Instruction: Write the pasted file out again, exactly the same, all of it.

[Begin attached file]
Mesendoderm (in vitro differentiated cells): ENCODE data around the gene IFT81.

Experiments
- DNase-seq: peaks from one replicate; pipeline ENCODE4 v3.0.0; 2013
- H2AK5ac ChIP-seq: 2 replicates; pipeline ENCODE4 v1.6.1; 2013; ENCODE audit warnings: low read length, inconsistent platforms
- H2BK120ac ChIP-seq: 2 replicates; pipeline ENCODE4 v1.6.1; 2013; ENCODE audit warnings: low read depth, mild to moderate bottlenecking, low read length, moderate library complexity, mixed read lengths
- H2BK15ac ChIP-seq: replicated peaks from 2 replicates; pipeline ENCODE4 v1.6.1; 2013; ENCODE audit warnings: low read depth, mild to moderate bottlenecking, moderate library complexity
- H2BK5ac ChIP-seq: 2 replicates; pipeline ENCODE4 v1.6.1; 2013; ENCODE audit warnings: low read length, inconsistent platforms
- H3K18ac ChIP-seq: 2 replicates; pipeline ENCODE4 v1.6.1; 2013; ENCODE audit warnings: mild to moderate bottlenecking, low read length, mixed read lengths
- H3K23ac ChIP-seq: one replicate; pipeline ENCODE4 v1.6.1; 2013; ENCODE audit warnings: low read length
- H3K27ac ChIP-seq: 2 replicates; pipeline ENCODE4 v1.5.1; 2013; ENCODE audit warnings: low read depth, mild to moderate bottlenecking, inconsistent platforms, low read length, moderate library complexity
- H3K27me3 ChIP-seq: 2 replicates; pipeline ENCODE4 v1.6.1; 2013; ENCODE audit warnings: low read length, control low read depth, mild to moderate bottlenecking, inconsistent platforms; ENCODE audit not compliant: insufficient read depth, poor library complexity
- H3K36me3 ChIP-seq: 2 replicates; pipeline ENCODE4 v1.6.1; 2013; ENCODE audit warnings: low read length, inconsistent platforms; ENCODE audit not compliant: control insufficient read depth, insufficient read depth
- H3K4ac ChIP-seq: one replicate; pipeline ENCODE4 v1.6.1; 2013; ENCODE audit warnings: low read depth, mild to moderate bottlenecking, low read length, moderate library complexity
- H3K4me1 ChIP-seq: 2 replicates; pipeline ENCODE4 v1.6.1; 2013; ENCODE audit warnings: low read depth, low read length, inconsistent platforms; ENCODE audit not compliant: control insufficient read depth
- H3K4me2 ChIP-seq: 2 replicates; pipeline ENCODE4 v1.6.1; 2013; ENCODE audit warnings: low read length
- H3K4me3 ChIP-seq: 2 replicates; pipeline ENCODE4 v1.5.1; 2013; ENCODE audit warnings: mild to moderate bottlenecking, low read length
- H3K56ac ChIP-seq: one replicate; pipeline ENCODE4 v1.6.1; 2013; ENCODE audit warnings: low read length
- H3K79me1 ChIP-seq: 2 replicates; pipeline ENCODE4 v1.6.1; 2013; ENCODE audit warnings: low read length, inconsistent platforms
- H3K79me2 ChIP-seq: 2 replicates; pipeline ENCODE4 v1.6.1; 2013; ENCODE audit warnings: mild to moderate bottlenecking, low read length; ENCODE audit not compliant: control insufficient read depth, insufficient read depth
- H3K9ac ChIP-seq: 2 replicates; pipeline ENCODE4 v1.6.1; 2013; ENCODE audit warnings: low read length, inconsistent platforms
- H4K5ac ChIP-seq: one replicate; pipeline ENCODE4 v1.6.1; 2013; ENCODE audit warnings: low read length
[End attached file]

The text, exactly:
Mesendoderm (in vitro differentiated cells): ENCODE data around the gene IFT81.

Experiments
- DNase-seq: peaks from one replicate; pipeline ENCODE4 v3.0.0; 2013
- H2AK5ac ChIP-seq: 2 replicates; pipeline ENCODE4 v1.6.1; 2013; ENCODE audit warnings: low read length, inconsistent platforms
- H2BK120ac ChIP-seq: 2 replicates; pipeline ENCODE4 v1.6.1; 2013; ENCODE audit warnings: low read depth, mild to moderate bottlenecking, low read length, moderate library complexity, mixed read lengths
- H2BK15ac ChIP-seq: replicated peaks from 2 replicates; pipeline ENCODE4 v1.6.1; 2013; ENCODE audit warnings: low read depth, mild to moderate bottlenecking, moderate library complexity
- H2BK5ac ChIP-seq: 2 replicates; pipeline ENCODE4 v1.6.1; 2013; ENCODE audit warnings: low read length, inconsistent platforms
- H3K18ac ChIP-seq: 2 replicates; pipeline ENCODE4 v1.6.1; 2013; ENCODE audit warnings: mild to moderate bottlenecking, low read length, mixed read lengths
- H3K23ac ChIP-seq: one replicate; pipeline ENCODE4 v1.6.1; 2013; ENCODE audit warnings: low read length
- H3K27ac ChIP-seq: 2 replicates; pipeline ENCODE4 v1.5.1; 2013; ENCODE audit warnings: low read depth, mild to moderate bottlenecking, inconsistent platforms, low read length, moderate library complexity
- H3K27me3 ChIP-seq: 2 replicates; pipeline ENCODE4 v1.6.1; 2013; ENCODE audit warnings: low read length, control low read depth, mild to moderate bottlenecking, inconsistent platforms; ENCODE audit not compliant: insufficient read depth, poor library complexity
- H3K36me3 ChIP-seq: 2 replicates; pipeline ENCODE4 v1.6.1; 2013; ENCODE audit warnings: low read length, inconsistent platforms; ENCODE audit not compliant: control insufficient read depth, insufficient read depth
- H3K4ac ChIP-seq: one replicate; pipeline ENCODE4 v1.6.1; 2013; ENCODE audit warnings: low read depth, mild to moderate bottlenecking, low read length, moderate library complexity
- H3K4me1 ChIP-seq: 2 replicates; pipeline ENCODE4 v1.6.1; 2013; ENCODE audit warnings: low read depth, low read length, inconsistent platforms; ENCODE audit not compliant: control insufficient read depth
- H3K4me2 ChIP-seq: 2 replicates; pipeline ENCODE4 v1.6.1; 2013; ENCODE audit warnings: low read length
- H3K4me3 ChIP-seq: 2 replicates; pipeline ENCODE4 v1.5.1; 2013; ENCODE audit warnings: mild to moderate bottlenecking, low read length
- H3K56ac ChIP-seq: one replicate; pipeline ENCODE4 v1.6.1; 2013; ENCODE audit warnings: low read length
- H3K79me1 ChIP-seq: 2 replicates; pipeline ENCODE4 v1.6.1; 2013; ENCODE audit warnings: low read length, inconsistent platforms
- H3K79me2 ChIP-seq: 2 replicates; pipeline ENCODE4 v1.6.1; 2013; ENCODE audit warnings: mild to moderate bottlenecking, low read length; ENCODE audit not compliant: control insufficient read depth, insufficient read depth
- H3K9ac ChIP-seq: 2 replicates; pipeline ENCODE4 v1.6.1; 2013; ENCODE audit warnings: low read length, inconsistent platforms
- H4K5ac ChIP-seq: one replicate; pipeline ENCODE4 v1.6.1; 2013; ENCODE audit warnings: low read length